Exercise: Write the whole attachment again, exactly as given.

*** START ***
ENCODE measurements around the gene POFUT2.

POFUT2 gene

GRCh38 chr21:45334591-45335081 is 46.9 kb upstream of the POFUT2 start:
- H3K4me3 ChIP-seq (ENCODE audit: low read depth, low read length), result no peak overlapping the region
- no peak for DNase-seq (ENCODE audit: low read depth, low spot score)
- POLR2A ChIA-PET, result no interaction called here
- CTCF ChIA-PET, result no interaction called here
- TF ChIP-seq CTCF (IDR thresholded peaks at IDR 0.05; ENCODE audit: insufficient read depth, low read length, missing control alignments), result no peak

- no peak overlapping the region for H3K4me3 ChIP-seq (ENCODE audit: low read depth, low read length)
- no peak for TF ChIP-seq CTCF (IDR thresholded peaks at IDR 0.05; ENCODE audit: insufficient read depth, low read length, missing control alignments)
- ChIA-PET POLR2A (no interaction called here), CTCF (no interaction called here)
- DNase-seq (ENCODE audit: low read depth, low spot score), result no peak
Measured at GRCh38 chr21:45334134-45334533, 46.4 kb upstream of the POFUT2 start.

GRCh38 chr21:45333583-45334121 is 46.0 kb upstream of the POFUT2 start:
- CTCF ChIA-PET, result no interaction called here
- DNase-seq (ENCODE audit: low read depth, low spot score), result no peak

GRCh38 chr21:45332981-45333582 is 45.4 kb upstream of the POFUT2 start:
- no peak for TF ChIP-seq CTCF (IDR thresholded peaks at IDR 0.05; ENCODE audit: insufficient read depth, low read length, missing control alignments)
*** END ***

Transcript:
ENCODE measurements around the gene POFUT2.

POFUT2 gene

GRCh38 chr21:45334591-45335081 is 46.9 kb upstream of the POFUT2 start:
- H3K4me3 ChIP-seq (ENCODE audit: low read depth, low read length), result no peak overlapping the region
- no peak for DNase-seq (ENCODE audit: low read depth, low spot score)
- POLR2A ChIA-PET, result no interaction called here
- CTCF ChIA-PET, result no interaction called here
- TF ChIP-seq CTCF (IDR thresholded peaks at IDR 0.05; ENCODE audit: insufficient read depth, low read length, missing control alignments), result no peak

- no peak overlapping the region for H3K4me3 ChIP-seq (ENCODE audit: low read depth, low read length)
- no peak for TF ChIP-seq CTCF (IDR thresholded peaks at IDR 0.05; ENCODE audit: insufficient read depth, low read length, missing control alignments)
- ChIA-PET POLR2A (no interaction called here), CTCF (no interaction called here)
- DNase-seq (ENCODE audit: low read depth, low spot score), result no peak
Measured at GRCh38 chr21:45334134-45334533, 46.4 kb upstream of the POFUT2 start.

GRCh38 chr21:45333583-45334121 is 46.0 kb upstream of the POFUT2 start:
- CTCF ChIA-PET, result no interaction called here
- DNase-seq (ENCODE audit: low read depth, low spot score), result no peak

GRCh38 chr21:45332981-45333582 is 45.4 kb upstream of the POFUT2 start:
- no peak for TF ChIP-seq CTCF (IDR thresholded peaks at IDR 0.05; ENCODE audit: insufficient read depth, low read length, missing control alignments)